2 answers

Building credit is increasingly becoming an essential part to adulthood. What are the main things an individual must know when initially building credit?

Asked Denver, Colorado

2 answers

Jeff’s Answer

Updated Los Angeles, California

Some of the most important things to know is to realize you want a long history of not using more credit than you can handle. I’ve advised many young people with their first apartments that they can establish credit history my getting a utility bill in their name (possibly with a cosigner) and make sure it’s paid on time. It’s most likely that it will be paid on time if it’s set to automatically withdraw the entire amount from someone’s checking account. If you have multiple roommates, have at least one bill in each person’s name and a mandatory meeting on the first of each month to square up the difference from last month’s bills. If you have credit cards, set them to all pay off in full from your checking account at the end of the month. This will force you to not carry a balance and always have more credit than you are using. Most agencies consider credit cards balances that are too close to the limited as maxed out and seriously hurt your credit rating.

This professional recommends the following next steps:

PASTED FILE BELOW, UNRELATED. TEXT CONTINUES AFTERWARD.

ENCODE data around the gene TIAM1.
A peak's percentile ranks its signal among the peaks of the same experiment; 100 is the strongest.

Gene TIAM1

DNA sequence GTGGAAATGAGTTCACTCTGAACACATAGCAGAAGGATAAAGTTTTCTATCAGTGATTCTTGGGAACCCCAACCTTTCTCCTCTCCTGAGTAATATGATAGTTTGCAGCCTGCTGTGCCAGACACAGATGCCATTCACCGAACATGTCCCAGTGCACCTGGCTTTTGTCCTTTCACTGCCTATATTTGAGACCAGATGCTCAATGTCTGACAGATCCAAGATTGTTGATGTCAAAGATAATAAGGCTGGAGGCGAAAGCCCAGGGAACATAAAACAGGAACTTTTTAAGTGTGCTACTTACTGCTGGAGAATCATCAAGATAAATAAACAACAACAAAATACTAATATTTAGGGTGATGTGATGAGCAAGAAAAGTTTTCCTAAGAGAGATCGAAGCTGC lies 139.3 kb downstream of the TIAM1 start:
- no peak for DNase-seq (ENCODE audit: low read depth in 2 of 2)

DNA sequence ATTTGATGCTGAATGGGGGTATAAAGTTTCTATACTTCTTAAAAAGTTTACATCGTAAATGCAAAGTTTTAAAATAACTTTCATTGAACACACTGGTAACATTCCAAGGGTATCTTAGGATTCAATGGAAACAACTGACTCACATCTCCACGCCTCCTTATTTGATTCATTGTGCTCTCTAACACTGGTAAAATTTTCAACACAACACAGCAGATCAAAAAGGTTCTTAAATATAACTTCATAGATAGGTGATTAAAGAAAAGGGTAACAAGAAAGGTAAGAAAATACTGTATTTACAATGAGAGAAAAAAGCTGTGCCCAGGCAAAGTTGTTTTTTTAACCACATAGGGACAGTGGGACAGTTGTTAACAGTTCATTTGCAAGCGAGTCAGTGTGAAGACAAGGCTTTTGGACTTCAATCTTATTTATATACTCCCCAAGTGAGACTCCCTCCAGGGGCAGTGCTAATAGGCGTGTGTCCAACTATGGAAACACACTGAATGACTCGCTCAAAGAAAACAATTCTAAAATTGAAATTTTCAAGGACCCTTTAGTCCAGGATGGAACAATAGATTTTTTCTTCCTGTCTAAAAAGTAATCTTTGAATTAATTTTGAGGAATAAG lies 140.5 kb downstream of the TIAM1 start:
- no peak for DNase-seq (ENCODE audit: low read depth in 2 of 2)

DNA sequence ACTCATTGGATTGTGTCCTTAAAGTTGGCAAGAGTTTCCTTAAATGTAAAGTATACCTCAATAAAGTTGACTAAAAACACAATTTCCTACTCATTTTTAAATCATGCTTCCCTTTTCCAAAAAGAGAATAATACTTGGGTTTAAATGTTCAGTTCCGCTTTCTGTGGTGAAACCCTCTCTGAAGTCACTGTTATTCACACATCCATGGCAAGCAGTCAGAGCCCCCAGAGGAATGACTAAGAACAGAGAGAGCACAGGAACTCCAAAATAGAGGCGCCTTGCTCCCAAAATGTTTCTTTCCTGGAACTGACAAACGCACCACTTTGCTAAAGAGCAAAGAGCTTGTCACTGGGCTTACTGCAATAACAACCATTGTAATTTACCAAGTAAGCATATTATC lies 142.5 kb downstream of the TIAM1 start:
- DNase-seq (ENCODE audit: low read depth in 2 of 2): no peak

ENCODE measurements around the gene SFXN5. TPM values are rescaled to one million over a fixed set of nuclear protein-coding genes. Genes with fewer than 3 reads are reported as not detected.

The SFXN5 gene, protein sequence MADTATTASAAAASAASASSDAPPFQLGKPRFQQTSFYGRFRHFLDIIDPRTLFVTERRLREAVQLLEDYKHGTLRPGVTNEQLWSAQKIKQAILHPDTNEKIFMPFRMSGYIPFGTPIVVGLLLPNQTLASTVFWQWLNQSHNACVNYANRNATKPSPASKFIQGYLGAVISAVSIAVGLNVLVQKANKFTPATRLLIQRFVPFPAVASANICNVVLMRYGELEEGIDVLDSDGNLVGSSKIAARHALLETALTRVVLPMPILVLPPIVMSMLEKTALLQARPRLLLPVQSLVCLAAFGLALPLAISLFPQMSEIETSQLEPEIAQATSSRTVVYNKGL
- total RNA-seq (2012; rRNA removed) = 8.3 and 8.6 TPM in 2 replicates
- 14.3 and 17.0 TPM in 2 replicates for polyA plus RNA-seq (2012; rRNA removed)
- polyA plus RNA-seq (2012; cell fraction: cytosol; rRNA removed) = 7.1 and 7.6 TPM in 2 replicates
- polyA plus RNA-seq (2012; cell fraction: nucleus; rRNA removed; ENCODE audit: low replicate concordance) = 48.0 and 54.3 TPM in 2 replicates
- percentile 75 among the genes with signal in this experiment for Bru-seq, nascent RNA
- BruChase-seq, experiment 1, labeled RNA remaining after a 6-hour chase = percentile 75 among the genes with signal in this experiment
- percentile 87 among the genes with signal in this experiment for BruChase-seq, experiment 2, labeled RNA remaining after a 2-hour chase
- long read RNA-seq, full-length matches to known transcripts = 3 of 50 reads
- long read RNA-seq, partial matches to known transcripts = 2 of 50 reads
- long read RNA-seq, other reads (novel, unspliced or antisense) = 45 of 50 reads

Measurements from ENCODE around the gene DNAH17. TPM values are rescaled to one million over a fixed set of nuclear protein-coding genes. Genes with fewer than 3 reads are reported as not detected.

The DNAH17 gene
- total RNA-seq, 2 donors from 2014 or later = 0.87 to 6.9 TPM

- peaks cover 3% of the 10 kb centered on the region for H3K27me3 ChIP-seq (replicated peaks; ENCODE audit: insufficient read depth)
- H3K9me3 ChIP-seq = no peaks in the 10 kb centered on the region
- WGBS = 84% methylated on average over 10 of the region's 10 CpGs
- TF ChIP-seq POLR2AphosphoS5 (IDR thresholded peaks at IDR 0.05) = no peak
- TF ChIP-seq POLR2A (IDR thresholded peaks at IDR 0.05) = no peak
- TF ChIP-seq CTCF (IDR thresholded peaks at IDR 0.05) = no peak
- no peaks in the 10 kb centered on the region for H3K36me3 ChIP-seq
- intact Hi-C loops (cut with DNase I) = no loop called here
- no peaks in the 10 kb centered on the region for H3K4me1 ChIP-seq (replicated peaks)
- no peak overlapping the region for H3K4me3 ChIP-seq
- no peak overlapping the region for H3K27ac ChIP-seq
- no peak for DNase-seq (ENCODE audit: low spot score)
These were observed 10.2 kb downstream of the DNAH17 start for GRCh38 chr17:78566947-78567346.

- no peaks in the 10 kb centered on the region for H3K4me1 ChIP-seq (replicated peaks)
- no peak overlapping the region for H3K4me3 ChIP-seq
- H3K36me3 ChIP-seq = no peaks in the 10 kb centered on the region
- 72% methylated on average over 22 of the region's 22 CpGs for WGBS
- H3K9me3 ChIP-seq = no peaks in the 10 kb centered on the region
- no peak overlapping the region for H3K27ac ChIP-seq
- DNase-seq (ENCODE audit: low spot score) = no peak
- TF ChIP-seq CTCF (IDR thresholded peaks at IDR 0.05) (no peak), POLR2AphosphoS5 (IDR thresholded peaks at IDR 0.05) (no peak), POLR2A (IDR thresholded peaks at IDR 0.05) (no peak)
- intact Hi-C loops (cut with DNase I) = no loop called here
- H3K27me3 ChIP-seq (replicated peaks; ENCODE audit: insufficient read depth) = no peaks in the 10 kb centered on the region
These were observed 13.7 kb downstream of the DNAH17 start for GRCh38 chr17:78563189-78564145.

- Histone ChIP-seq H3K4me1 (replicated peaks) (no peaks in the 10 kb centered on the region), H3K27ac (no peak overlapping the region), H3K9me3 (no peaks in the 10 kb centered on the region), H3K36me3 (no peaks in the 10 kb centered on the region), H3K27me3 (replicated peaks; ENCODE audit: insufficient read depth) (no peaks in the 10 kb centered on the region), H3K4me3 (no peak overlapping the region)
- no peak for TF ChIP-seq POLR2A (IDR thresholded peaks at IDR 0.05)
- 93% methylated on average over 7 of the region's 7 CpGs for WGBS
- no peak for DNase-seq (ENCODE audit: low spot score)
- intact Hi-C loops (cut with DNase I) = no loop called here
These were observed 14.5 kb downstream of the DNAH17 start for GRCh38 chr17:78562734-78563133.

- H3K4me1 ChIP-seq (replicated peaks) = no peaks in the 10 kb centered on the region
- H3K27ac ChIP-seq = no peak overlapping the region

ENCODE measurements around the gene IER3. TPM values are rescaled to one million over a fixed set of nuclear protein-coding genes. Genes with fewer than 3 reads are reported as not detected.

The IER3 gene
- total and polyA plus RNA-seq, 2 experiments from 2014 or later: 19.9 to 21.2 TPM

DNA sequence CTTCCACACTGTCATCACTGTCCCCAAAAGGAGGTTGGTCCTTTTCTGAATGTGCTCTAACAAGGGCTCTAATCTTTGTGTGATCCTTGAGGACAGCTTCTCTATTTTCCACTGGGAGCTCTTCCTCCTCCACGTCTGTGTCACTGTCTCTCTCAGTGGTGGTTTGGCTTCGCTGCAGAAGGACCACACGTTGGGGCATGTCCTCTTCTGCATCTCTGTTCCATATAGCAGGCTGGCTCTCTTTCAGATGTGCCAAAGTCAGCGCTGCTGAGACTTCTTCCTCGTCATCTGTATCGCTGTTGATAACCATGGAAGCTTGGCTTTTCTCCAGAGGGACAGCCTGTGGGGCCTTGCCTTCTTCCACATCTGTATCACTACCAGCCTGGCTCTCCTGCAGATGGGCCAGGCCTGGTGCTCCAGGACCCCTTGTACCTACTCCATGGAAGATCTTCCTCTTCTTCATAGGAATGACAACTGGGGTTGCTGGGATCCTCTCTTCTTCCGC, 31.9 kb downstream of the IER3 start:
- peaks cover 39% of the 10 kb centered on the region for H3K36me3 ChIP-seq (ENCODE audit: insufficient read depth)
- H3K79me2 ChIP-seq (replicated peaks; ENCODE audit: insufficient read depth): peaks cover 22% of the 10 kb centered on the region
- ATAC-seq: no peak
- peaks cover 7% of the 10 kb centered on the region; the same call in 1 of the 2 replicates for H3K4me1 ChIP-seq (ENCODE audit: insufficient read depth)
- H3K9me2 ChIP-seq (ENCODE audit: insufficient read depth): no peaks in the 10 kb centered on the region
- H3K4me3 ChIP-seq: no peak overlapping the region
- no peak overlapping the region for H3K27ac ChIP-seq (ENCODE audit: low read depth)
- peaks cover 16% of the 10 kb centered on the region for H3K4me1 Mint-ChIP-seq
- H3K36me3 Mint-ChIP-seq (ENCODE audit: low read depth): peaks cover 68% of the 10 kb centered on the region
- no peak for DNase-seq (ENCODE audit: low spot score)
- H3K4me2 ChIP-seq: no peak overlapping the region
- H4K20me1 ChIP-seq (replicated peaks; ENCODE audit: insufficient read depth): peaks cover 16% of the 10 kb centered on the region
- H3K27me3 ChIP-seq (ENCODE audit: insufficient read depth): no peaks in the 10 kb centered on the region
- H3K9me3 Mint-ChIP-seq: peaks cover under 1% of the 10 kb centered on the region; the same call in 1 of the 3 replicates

• Set up credit cards to pay off in full automatically from your checking account each month
  • Check the balance to make sure you never have more usage than money available.
  • Set up utilities to pay off in full each month from your checking account.
  • If you have roommates, have a different utility in each person’s name, set each one to pay off in full. and meet each month to settle the difference.

Roger’s Answer

Updated Walnut Creek, California

There are very few things in life that I am really good or great at. But, I do enjoy a PERFECT "850" FICO Credit score. I’ve had nearly perfect credit for most of my life. I got my first VISA card when I was a junior in college. I had a $500 credit limit. When I got my first VISA bill for $100 for gas, beer, movies.... I sent VISA $1000 to pay a $100 bill. And, I had a "credit" for months where VISA actually owed me money because I had money in reserve on my VISA by paying far more than the actual bill.  (I still do this today... if my American Express bill is $5000 --  I send AMEX $7500.)  Paying MORE than your actual bill helps you with your "credit utilization score" which is a large portion of your overall FICO Credit Score.    To earn good credit, pay your bills way ahead of time, pay more than the actual bill, and never spend MORE than what you make.

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